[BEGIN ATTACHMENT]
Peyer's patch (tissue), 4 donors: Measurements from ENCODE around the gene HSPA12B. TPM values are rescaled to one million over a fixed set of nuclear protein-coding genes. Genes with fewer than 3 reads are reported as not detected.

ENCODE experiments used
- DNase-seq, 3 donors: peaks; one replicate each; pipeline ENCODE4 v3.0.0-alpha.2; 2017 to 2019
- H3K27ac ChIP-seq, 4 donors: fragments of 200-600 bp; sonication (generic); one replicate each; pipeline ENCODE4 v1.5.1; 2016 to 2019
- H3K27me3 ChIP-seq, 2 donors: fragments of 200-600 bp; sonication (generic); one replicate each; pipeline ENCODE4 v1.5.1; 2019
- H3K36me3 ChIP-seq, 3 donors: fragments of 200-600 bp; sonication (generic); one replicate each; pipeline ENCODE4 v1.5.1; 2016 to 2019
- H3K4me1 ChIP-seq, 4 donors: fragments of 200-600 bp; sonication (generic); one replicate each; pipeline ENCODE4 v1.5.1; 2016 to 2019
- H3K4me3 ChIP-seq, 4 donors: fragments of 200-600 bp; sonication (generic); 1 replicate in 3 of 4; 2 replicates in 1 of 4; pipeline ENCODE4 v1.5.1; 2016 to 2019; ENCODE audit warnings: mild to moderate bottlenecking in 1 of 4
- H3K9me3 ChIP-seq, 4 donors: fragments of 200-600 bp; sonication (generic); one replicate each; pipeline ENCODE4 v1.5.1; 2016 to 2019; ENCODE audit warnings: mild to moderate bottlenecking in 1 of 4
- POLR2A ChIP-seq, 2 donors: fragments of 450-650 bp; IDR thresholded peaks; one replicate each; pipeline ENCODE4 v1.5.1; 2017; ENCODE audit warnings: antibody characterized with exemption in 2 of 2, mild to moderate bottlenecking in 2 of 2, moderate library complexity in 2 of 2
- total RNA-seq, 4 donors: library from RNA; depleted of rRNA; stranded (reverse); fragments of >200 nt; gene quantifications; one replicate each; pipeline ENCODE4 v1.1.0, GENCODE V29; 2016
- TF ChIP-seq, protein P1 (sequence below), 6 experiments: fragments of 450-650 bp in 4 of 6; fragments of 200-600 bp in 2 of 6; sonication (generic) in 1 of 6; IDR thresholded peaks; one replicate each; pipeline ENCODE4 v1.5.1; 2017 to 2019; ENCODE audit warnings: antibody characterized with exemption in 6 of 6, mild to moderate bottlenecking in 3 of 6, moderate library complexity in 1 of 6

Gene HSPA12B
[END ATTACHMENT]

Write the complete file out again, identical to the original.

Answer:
Peyer's patch (tissue), 4 donors: Measurements from ENCODE around the gene HSPA12B. TPM values are rescaled to one million over a fixed set of nuclear protein-coding genes. Genes with fewer than 3 reads are reported as not detected.

ENCODE experiments used
- DNase-seq, 3 donors: peaks; one replicate each; pipeline ENCODE4 v3.0.0-alpha.2; 2017 to 2019
- H3K27ac ChIP-seq, 4 donors: fragments of 200-600 bp; sonication (generic); one replicate each; pipeline ENCODE4 v1.5.1; 2016 to 2019
- H3K27me3 ChIP-seq, 2 donors: fragments of 200-600 bp; sonication (generic); one replicate each; pipeline ENCODE4 v1.5.1; 2019
- H3K36me3 ChIP-seq, 3 donors: fragments of 200-600 bp; sonication (generic); one replicate each; pipeline ENCODE4 v1.5.1; 2016 to 2019
- H3K4me1 ChIP-seq, 4 donors: fragments of 200-600 bp; sonication (generic); one replicate each; pipeline ENCODE4 v1.5.1; 2016 to 2019
- H3K4me3 ChIP-seq, 4 donors: fragments of 200-600 bp; sonication (generic); 1 replicate in 3 of 4; 2 replicates in 1 of 4; pipeline ENCODE4 v1.5.1; 2016 to 2019; ENCODE audit warnings: mild to moderate bottlenecking in 1 of 4
- H3K9me3 ChIP-seq, 4 donors: fragments of 200-600 bp; sonication (generic); one replicate each; pipeline ENCODE4 v1.5.1; 2016 to 2019; ENCODE audit warnings: mild to moderate bottlenecking in 1 of 4
- POLR2A ChIP-seq, 2 donors: fragments of 450-650 bp; IDR thresholded peaks; one replicate each; pipeline ENCODE4 v1.5.1; 2017; ENCODE audit warnings: antibody characterized with exemption in 2 of 2, mild to moderate bottlenecking in 2 of 2, moderate library complexity in 2 of 2
- total RNA-seq, 4 donors: library from RNA; depleted of rRNA; stranded (reverse); fragments of >200 nt; gene quantifications; one replicate each; pipeline ENCODE4 v1.1.0, GENCODE V29; 2016
- TF ChIP-seq, protein P1 (sequence below), 6 experiments: fragments of 450-650 bp in 4 of 6; fragments of 200-600 bp in 2 of 6; sonication (generic) in 1 of 6; IDR thresholded peaks; one replicate each; pipeline ENCODE4 v1.5.1; 2017 to 2019; ENCODE audit warnings: antibody characterized with exemption in 6 of 6, mild to moderate bottlenecking in 3 of 6, moderate library complexity in 1 of 6

Gene HSPA12B